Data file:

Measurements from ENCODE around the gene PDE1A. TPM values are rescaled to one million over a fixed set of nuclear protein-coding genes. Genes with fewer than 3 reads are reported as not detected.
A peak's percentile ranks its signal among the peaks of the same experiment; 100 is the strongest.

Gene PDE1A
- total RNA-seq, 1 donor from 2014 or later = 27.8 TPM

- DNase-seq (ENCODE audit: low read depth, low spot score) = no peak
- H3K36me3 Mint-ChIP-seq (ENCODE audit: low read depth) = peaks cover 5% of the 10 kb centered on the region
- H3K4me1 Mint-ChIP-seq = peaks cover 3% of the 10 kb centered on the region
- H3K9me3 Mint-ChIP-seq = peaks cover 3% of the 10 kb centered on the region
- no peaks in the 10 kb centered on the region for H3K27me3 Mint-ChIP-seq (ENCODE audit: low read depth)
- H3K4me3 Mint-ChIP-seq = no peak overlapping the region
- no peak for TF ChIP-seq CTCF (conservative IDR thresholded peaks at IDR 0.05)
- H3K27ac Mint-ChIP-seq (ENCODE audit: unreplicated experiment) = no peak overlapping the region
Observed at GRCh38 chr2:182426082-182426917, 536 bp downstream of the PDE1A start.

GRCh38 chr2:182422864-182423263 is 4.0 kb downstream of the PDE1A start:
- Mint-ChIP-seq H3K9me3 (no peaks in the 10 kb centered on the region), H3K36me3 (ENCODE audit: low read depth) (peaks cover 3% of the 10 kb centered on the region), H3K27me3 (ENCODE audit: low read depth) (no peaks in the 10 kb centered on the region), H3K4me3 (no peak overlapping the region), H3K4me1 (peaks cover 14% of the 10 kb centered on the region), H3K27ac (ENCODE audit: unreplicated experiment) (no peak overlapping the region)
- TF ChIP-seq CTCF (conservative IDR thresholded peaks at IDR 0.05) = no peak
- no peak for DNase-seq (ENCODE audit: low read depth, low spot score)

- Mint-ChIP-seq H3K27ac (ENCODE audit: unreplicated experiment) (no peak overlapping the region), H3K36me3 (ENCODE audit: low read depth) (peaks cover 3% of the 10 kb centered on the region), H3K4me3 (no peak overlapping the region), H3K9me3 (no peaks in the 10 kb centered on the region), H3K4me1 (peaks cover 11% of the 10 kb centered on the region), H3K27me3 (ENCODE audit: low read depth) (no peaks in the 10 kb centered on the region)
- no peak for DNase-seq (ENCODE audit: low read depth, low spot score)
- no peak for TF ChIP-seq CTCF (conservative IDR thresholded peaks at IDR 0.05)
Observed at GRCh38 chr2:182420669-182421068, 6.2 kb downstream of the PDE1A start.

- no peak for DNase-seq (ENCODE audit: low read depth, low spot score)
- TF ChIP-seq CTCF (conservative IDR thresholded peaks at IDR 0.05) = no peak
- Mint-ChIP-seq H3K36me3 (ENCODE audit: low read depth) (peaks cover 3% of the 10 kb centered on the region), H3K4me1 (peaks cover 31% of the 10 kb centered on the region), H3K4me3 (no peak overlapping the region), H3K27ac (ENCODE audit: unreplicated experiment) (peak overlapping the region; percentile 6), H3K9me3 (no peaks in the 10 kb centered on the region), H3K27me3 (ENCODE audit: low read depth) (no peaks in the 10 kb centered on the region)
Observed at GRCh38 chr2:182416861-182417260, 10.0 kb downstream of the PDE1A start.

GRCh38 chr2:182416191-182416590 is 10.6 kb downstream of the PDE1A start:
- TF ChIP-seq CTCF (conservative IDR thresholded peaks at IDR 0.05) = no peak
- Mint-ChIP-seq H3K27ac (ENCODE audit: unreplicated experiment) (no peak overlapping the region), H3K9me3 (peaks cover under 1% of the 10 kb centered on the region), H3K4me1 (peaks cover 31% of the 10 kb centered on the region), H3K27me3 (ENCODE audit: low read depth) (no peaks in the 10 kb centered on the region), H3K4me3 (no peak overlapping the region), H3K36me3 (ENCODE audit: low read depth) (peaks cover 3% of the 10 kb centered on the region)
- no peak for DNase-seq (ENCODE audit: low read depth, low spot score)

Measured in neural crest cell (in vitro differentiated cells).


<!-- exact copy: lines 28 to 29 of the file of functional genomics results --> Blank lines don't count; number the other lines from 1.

- Mint-ChIP-seq H3K27ac (ENCODE audit: unreplicated experiment) (no peak overlapping the region), H3K9me3 (peaks cover under 1% of the 10 kb centered on the region), H3K4me1 (peaks cover 31% of the 10 kb centered on the region), H3K27me3 (ENCODE audit: low read depth) (no peaks in the 10 kb centered on the region), H3K4me3 (no peak overlapping the region), H3K36me3 (ENCODE audit: low read depth) (peaks cover 3% of the 10 kb centered on the region)
- no peak for DNase-seq (ENCODE audit: low read depth, low spot score)